Predictors of Nocturnal Hypoxemic Burden in Patients Undergoing Elective Coronary Artery Bypass Grafting Surgery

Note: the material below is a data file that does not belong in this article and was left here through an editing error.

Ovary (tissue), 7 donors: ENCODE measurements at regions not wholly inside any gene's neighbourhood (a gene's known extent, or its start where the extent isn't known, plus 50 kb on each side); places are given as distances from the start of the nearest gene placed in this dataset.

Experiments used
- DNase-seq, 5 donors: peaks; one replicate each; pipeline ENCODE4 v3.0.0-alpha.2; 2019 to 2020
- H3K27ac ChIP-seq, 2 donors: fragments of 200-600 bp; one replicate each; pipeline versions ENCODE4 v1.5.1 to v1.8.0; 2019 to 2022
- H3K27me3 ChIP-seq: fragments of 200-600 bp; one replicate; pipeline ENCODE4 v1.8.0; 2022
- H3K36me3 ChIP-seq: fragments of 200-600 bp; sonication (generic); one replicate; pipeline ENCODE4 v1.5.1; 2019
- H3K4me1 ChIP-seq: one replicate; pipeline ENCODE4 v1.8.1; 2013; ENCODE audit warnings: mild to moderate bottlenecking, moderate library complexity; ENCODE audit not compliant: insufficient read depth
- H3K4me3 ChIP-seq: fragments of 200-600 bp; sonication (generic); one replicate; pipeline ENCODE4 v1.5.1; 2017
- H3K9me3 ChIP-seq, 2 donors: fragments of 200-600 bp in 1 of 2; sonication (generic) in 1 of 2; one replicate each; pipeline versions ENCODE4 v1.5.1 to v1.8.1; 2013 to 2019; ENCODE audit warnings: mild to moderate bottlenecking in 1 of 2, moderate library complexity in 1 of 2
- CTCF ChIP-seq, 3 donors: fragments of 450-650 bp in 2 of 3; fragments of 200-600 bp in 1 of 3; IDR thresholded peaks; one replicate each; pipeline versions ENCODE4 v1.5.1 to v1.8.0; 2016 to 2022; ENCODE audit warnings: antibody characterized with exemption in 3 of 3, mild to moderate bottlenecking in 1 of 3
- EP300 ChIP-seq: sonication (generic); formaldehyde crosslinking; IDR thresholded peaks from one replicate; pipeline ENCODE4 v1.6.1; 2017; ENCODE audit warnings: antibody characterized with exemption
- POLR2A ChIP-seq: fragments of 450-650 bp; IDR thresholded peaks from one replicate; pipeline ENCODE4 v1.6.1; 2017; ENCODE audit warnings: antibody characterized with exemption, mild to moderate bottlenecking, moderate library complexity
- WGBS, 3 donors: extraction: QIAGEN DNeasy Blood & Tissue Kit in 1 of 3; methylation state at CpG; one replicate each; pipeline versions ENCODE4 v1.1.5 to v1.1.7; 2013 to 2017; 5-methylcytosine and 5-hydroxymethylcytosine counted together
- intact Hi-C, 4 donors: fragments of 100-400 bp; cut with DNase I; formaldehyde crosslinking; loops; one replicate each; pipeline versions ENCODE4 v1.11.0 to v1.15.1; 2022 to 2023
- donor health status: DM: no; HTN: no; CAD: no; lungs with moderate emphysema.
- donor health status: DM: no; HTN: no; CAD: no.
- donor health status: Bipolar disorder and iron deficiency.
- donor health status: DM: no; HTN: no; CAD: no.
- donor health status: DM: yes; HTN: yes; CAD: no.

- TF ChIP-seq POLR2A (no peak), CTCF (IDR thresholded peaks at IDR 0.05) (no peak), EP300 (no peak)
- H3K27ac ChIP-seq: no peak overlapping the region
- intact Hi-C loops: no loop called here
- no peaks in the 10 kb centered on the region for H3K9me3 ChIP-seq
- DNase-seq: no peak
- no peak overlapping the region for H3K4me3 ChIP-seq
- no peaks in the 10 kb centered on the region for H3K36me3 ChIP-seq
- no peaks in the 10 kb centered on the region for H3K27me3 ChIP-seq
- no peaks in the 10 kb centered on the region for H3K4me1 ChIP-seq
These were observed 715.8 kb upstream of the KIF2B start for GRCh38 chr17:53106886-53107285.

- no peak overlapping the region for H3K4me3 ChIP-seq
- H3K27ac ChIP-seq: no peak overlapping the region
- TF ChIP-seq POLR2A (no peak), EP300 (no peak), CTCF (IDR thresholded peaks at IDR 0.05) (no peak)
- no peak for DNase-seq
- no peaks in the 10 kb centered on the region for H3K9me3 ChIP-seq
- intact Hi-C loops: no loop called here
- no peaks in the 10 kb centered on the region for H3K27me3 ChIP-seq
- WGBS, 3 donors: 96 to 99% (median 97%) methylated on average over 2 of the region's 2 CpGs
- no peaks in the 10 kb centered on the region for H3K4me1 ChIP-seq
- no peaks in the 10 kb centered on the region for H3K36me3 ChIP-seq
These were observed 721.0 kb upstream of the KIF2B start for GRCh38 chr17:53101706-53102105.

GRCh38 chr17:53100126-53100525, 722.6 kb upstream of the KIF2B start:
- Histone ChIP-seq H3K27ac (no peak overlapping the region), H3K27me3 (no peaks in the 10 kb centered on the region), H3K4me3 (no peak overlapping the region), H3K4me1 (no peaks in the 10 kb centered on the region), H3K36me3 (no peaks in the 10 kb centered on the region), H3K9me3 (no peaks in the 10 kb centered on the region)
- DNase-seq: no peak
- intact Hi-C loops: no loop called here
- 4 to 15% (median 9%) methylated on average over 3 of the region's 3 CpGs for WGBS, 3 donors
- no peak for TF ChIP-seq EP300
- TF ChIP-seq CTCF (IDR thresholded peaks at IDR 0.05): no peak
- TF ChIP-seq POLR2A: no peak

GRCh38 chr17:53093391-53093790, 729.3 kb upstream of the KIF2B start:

Background: Nocturnal hypoxemia has been linked to increased cardiovascular morbidity and mortality. Several common diseases, such as sleep-disordered breathing (SDB), heart failure (HF), obesity, and pulmonary disease, coincide with an elevated nocturnal hypoxemic burden with and without repetitive desaturations. Research question: This study aimed to evaluate the association of relevant common diseases with distinctive metrics of nocturnal hypoxemic burden with and without repetitive desaturations in patients undergoing coronary artery bypass grafting surgery. Study design and methods: In this subanalysis of the prospective observational study, CONSIDER-AF (NCT02877745) portable SDB monitoring was performed on 429 patients with severe coronary artery disease the night before cardiac surgery. Pulse oximetry was used to determine nocturnal hypoxemic burden, as defined by total recording time spent with oxygen saturation levels < 90% (T90). T90 was further characterized as T90 due to intermittent hypoxemia (T90 desaturation ) and T90 due to nonspecific and noncyclic SpO 2 -drifts (T90 non-specific ). Results: Multivariable linear regression analysis identified SDB (apnea–hypopnea-index ≥ 15/h; B [95% CI]: 6.5 [0.4; 12.5], p = 0.036), obesity (8.2 [2.5; 13.9], p = 0.005), and mild-to-moderate chronic obstructive pulmonary disease (COPD, 16.7 [8.5; 25.0], p < 0.001) as significant predictors of an increased nocturnal hypoxemic burden. Diseases such as SDB, obesity and HF were significantly associated with elevated T90 desaturation . In contrast, obesity and mild-to-moderate COPD were significant modulators of T90 non-specific . Interpretation: SDB and leading causes for SDB, such as obesity and HF, are associated with an increased nocturnal hypoxemic burden with repetitive desaturations. Potential causes for hypoventilation syndromes, such as obesity and mild-to-moderate COPD, are linked to an increased hypoxemic burden without repetitive desaturations. Clinical Trial Registration: ClinicalTrials.gov identifier: NCT02877745.